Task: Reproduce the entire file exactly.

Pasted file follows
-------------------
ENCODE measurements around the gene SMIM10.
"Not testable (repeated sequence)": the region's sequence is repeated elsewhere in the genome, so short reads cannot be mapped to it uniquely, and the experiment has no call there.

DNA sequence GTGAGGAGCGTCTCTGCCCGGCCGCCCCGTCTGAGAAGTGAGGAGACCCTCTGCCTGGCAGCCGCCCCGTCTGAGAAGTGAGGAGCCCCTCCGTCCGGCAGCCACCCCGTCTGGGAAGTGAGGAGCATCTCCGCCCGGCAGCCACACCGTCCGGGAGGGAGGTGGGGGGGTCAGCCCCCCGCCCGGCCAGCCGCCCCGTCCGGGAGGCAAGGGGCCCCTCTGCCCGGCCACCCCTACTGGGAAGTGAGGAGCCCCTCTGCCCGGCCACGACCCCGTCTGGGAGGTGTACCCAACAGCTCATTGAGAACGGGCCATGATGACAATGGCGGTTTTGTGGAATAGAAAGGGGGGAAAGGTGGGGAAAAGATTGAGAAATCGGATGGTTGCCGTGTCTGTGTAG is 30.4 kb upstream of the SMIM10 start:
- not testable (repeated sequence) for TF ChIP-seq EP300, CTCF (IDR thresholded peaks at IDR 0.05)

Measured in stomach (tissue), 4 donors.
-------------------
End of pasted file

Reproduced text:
ENCODE measurements around the gene SMIM10.
"Not testable (repeated sequence)": the region's sequence is repeated elsewhere in the genome, so short reads cannot be mapped to it uniquely, and the experiment has no call there.

DNA sequence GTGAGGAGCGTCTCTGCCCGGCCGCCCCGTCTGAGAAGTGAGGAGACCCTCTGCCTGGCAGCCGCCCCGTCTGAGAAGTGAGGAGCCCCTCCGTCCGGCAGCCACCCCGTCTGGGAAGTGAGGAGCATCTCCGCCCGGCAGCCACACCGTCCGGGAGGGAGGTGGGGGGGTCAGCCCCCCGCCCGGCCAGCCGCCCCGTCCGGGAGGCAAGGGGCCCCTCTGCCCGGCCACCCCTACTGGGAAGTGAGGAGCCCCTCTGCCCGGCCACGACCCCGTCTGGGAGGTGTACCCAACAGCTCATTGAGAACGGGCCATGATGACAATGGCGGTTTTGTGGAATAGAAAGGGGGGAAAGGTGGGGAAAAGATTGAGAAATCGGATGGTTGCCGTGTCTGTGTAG is 30.4 kb upstream of the SMIM10 start:
- not testable (repeated sequence) for TF ChIP-seq EP300, CTCF (IDR thresholded peaks at IDR 0.05)

Measured in stomach (tissue), 4 donors.